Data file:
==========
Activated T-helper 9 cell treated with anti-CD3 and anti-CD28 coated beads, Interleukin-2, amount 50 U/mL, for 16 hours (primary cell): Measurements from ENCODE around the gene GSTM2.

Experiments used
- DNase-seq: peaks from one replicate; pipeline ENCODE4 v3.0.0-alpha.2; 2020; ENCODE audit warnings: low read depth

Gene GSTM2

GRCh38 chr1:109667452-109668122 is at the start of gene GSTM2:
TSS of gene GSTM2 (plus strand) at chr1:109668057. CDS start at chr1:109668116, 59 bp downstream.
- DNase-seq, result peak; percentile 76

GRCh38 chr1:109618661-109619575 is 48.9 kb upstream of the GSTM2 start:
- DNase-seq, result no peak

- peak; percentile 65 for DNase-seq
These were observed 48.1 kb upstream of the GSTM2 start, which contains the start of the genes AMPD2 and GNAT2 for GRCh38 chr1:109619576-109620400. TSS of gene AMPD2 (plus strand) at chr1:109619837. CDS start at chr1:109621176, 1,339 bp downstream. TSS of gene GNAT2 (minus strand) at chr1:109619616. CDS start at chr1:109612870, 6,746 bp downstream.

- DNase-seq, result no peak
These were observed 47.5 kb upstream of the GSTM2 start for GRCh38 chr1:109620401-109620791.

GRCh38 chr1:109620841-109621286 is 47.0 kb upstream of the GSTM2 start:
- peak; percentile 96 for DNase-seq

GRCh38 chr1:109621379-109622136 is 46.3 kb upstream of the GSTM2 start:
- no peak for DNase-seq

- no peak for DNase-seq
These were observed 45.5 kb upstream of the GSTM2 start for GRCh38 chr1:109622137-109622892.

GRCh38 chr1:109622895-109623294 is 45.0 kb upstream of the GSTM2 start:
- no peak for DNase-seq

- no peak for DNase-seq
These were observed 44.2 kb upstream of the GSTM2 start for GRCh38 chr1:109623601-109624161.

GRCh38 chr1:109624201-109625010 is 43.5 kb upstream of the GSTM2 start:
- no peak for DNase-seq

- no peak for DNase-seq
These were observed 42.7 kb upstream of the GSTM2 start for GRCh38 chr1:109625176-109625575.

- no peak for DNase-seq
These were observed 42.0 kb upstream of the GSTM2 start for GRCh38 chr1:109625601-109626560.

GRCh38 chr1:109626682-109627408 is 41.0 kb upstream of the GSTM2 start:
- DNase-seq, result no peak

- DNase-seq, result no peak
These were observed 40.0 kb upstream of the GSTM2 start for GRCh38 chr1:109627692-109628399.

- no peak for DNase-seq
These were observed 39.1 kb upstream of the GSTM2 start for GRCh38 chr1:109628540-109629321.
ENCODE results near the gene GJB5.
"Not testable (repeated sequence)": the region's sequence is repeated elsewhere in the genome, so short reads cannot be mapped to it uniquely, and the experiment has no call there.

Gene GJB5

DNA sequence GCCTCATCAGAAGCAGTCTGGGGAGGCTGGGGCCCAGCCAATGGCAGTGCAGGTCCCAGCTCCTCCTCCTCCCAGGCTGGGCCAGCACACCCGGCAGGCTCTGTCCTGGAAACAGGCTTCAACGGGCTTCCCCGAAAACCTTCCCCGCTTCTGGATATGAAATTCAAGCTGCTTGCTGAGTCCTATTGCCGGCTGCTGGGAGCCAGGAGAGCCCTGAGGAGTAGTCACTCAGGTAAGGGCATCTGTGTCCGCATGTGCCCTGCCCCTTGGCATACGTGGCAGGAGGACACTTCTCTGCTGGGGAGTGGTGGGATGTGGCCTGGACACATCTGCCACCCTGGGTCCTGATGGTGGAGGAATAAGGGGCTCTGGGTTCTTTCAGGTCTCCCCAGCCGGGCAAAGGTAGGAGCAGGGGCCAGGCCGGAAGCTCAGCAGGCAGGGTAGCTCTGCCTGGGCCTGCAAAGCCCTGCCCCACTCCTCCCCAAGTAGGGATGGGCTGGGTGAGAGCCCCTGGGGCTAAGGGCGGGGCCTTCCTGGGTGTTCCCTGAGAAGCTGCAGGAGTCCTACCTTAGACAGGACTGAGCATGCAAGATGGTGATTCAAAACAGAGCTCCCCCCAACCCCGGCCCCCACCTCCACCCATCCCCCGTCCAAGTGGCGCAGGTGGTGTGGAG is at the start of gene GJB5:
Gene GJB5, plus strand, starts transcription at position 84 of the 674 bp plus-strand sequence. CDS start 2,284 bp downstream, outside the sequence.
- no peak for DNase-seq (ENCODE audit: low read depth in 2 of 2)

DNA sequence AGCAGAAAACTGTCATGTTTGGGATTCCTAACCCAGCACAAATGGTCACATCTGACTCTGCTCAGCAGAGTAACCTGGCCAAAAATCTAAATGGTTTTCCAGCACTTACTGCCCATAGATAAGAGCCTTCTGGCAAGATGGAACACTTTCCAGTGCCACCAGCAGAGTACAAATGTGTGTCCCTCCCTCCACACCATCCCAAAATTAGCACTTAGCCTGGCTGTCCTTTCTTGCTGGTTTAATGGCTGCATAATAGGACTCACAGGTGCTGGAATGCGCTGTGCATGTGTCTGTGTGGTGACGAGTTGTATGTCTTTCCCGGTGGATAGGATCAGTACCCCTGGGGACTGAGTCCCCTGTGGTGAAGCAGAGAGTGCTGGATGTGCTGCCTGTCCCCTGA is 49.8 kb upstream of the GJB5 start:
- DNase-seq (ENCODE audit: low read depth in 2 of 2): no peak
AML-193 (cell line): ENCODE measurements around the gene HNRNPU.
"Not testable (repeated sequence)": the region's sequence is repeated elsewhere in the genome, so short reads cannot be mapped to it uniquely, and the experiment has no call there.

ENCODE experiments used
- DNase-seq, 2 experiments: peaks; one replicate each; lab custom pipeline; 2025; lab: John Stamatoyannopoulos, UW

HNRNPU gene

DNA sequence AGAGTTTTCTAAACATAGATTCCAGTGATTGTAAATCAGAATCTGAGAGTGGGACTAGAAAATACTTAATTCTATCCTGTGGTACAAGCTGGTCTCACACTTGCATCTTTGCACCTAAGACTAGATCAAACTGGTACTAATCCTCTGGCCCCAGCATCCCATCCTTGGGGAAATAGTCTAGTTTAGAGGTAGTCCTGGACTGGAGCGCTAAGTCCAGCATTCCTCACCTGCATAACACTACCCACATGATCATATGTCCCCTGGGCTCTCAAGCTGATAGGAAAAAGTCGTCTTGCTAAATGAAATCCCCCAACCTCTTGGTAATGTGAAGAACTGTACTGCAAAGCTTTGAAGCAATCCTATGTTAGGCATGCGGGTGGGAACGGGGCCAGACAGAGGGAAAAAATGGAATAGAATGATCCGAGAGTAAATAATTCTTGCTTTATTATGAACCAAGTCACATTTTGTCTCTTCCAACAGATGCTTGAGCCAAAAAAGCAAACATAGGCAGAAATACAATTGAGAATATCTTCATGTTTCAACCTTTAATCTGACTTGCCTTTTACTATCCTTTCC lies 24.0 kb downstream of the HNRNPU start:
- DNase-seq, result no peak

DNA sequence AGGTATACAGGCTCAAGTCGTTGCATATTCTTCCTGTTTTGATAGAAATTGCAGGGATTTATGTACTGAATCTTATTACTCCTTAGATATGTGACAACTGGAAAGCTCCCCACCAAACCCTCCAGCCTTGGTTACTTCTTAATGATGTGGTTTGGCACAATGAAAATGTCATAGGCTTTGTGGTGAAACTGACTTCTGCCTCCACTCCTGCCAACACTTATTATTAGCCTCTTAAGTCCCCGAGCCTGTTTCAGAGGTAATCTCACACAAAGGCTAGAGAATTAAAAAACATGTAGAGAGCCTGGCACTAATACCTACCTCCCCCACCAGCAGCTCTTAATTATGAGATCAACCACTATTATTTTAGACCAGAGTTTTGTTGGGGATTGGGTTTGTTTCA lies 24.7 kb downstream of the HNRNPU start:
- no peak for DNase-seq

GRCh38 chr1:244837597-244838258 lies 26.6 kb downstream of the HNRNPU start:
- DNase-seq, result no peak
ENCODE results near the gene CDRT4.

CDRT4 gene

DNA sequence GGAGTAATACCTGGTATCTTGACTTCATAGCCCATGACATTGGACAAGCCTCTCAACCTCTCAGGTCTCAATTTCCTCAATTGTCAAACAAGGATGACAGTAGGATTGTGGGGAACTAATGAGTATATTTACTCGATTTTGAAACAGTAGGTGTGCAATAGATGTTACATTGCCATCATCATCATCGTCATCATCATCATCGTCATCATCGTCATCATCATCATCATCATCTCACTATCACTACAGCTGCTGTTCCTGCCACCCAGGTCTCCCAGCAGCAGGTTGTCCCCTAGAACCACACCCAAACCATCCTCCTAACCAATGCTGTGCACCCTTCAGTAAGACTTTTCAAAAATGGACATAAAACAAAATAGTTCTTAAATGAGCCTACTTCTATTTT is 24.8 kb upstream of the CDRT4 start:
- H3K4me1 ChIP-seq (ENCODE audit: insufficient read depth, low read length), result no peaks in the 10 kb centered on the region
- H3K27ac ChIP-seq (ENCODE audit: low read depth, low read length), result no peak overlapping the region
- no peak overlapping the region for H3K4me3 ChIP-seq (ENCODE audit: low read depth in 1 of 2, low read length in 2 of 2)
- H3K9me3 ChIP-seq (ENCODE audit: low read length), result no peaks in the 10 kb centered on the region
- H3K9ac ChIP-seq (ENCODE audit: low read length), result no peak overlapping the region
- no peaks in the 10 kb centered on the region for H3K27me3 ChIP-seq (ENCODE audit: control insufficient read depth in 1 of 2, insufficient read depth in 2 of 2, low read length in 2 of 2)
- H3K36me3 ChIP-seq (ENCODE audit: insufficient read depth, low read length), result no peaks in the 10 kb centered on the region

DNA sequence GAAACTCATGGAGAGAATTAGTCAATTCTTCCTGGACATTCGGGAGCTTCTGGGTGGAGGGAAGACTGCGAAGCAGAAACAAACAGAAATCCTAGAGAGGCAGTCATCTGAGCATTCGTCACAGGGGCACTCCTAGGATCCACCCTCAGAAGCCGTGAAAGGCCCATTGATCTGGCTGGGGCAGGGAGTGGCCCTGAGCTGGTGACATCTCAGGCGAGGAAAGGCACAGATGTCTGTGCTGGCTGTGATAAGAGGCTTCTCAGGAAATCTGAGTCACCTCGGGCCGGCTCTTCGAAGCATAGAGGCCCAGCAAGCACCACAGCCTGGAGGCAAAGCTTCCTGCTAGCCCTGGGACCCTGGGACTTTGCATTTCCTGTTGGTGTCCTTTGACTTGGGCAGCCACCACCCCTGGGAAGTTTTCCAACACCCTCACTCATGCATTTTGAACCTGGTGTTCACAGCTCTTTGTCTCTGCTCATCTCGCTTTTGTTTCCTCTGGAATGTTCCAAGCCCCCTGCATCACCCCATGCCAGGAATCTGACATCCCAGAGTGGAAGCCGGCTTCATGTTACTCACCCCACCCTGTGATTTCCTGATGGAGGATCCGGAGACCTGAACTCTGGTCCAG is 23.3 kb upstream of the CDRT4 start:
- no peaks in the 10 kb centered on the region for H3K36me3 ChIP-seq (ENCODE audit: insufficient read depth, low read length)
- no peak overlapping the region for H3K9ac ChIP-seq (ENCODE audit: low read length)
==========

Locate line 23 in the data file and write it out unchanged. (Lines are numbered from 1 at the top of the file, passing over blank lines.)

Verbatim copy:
These were observed 44.2 kb upstream of the GSTM2 start for GRCh38 chr1:109623601-109624161.